Earlier this weekend, Robert Coalson – if you’re not already following the RFE/RL correspondent on Twitter, please change that – sent a Tweet that caught a bit of attention:
As of this posting, the Tweet already has 127 reTweets and 33 favorites, while a second one has (so far) garnered 67 reTweets and 12 favorites. Other intellectuals have also announced their support for Dzhemilev’s candidacy via Twitter. Perhaps not quite enough to sway the committee - they've received a record 278 candidates this year - but enough to generate a bit of a campaign.
The selection is still a few days away, and Dzhemilev stands far from the household name he deserves, but there may be something to his campaign. After all, the Crimean Tatar leader – and owner of the title for Longest Hunger Strike in USSR History – earned Poland’s inaugural Solidarity Prize in June, summing 1 million euros for himself and attendant causes. As Polish Foreign Minister Radosław Sikorski noted, “For years, Mustafa Dzhemilev has been promoting democracy and civil rights and civil liberties in Ukraine, specifically among the Tatar community. Dzhemilev demonstrated his democratic views as early as Soviet times, spending 10 years in a Soviet Gulag as a dissident.”
The award came on the heels of further momentum. In April, according to Ukraine’s Den, a host of civil groups in the Russian republic of Tatarstan gathered to officially nominate Dzhemilev for the Nobel Peace Prize. As the paper noted:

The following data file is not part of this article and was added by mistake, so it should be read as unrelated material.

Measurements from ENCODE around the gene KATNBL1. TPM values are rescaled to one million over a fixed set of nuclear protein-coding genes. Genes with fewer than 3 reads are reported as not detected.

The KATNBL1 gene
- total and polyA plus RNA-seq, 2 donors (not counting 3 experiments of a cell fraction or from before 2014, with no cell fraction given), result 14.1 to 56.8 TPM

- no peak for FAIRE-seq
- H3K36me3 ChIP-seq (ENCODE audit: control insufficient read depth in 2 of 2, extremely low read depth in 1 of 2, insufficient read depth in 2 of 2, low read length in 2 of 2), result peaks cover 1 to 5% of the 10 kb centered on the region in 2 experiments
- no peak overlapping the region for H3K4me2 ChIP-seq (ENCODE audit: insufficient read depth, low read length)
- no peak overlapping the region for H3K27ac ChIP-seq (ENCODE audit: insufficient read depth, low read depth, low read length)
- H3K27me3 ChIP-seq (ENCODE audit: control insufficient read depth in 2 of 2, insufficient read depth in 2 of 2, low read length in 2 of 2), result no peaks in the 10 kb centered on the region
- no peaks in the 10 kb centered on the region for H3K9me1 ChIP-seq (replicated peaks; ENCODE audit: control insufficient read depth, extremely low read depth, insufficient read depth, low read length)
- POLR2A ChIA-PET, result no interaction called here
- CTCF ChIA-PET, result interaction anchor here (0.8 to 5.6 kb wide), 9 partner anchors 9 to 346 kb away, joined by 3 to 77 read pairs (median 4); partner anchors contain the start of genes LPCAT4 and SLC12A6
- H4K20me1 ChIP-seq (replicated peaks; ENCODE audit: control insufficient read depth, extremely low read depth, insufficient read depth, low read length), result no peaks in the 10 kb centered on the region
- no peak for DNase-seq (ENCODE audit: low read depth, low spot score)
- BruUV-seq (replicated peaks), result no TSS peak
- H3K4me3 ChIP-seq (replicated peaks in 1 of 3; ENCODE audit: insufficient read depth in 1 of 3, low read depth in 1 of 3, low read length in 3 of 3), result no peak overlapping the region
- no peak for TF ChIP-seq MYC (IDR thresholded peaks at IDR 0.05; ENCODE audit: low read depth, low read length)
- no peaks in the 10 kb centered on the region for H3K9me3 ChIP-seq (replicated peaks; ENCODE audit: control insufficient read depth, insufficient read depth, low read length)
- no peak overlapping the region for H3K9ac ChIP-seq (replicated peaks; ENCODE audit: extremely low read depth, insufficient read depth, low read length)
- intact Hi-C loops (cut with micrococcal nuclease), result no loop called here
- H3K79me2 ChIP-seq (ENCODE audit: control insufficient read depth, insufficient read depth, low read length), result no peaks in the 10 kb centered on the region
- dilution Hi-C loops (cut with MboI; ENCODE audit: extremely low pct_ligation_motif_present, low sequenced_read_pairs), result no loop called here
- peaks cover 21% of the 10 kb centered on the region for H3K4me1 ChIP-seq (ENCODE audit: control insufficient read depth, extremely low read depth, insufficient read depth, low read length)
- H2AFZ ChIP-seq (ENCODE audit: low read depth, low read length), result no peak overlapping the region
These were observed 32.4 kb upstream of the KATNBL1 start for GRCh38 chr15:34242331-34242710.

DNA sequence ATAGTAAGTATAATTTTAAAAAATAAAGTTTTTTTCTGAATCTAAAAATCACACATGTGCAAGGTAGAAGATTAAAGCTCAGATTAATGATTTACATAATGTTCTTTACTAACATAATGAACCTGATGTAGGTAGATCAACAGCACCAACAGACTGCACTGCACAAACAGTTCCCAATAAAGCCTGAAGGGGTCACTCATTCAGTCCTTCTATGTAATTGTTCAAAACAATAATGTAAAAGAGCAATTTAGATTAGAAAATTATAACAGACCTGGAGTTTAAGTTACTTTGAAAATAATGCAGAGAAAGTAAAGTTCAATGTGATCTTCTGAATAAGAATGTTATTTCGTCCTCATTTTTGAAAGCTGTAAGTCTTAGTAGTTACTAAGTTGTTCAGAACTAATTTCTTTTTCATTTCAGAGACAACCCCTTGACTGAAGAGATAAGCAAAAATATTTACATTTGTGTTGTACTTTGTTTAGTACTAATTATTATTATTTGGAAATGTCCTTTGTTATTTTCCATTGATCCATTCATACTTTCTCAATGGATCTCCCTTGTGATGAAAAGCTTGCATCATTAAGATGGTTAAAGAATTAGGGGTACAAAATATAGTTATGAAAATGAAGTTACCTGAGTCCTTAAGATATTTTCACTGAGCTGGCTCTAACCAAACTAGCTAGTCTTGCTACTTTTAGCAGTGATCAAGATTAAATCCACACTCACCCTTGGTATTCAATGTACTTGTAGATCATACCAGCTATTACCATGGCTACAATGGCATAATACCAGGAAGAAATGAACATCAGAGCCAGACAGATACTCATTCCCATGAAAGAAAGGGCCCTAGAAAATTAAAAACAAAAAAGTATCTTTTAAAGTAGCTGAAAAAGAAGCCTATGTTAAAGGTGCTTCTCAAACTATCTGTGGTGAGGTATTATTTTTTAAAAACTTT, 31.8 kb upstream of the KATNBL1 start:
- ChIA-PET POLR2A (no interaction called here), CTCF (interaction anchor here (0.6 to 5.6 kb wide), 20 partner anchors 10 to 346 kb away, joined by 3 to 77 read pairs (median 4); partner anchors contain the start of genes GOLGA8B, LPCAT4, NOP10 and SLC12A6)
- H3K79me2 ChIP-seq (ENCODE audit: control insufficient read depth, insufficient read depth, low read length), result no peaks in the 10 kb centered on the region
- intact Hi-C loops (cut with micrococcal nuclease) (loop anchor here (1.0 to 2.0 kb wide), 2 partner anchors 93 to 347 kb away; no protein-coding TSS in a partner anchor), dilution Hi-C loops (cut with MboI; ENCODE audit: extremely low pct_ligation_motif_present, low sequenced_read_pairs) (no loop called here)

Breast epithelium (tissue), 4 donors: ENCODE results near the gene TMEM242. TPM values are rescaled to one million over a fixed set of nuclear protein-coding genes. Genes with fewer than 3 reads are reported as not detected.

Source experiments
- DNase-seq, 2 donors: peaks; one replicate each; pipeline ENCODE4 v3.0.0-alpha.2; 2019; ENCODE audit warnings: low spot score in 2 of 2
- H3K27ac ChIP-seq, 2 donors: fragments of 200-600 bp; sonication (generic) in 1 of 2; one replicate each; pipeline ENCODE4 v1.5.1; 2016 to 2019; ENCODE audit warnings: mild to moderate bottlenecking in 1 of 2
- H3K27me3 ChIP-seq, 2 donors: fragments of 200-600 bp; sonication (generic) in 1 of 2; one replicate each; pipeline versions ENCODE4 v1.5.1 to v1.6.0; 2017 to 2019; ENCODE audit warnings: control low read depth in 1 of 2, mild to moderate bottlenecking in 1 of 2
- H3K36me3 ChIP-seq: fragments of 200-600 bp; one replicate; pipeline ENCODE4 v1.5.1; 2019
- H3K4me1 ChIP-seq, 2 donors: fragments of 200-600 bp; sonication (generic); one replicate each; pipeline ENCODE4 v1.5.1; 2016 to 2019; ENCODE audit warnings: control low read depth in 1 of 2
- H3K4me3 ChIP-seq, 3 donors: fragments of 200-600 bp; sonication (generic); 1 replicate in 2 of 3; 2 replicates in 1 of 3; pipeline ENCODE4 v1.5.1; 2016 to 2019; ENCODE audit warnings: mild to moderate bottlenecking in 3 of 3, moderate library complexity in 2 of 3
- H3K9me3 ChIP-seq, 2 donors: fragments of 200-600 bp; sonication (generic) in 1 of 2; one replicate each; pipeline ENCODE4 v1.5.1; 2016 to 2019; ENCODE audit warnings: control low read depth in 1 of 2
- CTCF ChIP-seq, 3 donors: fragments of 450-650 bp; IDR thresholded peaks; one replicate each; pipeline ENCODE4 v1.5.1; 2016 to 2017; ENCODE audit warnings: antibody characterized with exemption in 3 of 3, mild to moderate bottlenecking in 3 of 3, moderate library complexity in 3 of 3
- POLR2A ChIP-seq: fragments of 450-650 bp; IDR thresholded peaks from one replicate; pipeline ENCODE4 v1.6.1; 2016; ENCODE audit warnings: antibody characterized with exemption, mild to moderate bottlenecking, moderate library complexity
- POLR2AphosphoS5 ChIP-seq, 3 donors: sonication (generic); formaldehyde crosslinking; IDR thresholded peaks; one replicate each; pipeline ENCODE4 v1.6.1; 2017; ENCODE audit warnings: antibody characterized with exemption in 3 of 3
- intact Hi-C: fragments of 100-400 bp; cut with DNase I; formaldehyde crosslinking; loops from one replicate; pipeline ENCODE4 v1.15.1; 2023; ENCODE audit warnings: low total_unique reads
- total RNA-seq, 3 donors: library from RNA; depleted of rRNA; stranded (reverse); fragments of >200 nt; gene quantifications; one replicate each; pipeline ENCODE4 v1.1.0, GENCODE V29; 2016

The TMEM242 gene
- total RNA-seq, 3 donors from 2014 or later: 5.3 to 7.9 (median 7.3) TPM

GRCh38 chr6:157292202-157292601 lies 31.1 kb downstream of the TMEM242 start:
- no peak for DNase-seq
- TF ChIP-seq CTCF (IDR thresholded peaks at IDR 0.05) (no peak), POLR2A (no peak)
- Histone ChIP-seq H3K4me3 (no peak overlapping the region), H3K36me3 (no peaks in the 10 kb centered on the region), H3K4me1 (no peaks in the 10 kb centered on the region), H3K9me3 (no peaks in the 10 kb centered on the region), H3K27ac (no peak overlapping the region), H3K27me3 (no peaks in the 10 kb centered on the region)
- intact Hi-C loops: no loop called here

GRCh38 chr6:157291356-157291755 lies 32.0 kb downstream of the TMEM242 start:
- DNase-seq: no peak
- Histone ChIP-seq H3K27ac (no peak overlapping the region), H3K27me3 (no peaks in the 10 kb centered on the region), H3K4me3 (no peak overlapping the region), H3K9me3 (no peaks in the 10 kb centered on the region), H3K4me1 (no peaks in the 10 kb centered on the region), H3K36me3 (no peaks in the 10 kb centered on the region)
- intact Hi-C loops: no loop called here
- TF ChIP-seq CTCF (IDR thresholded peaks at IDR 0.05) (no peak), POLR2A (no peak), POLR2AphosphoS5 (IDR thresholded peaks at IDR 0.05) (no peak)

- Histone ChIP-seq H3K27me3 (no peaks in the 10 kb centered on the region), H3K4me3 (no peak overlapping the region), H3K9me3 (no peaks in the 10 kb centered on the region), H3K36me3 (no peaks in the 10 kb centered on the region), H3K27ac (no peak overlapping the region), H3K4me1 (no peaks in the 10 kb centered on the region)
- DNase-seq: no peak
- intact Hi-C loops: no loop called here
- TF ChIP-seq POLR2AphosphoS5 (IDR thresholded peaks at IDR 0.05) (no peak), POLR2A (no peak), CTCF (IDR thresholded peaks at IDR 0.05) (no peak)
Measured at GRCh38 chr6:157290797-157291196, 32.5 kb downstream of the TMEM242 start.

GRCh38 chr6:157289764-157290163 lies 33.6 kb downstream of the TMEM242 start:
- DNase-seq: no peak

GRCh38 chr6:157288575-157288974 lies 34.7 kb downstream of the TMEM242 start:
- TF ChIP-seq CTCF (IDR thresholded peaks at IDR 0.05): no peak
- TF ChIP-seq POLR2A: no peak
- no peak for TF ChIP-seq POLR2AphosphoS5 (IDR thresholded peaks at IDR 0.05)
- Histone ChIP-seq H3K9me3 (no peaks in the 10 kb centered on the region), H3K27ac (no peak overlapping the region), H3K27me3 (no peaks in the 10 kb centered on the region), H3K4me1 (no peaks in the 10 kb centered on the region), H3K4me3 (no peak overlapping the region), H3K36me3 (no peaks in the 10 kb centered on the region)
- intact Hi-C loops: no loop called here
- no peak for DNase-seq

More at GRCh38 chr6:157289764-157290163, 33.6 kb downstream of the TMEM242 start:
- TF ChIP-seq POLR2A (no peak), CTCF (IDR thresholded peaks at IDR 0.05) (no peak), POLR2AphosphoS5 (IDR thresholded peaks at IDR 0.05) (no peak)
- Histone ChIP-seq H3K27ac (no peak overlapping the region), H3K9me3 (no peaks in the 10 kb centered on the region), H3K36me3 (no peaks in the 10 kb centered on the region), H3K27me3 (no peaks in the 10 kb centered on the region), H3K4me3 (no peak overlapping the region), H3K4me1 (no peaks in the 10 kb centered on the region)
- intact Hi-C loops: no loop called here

“There is no doubt that Mustafa Dzhemilev is one of the most worthy candidates for this prestigious prize. Owing to Dzhemilev the Crimean Tatars have become an integrated part of Ukrainian society and are taking an active part in the state-political building of modern Ukraine,” reads the joint statement of Tatar organizations (Council of the Elders, Tatar Civic Center, and Mejlis of the Tatar people).
RFE/RL reported that the groups include the “Council of Tatarstan Elderlies, the Tatarstan National Assembly, Tatarstan's Anti-Nuclear Association, the Muslim Women's Association, and others.” Former Ukrainian Prime Minister Yevhen Marchuk also picked up on this thread and tossed his weight behind nominating Dzhemilev. The current campaign also comes on the heels of a 2011, pre-occupation push to recognize Dzhemilev, backed by the International Association on Protection of Repressed People.
Dzhemilev, of course, didn’t grab the award in 2011. But now, between the continued Russian occupation and repression of the Tatar community; the blockage of Tatar intellectuals from departing for New York; the de facto hostaging of Dzhemilev's son by Russian authorities; and the exile of both Dzhemilev and Refat Chubarov, another leading Tatar figure, there seems an added atmosphere – an added, pertinent rationale – of support for Dzhemilev’s campaign. And with Council of Europe’s human rights chief saying that his “biggest concern” is the continued plight of the Crimean Tatar population, the timing couldn’t be better.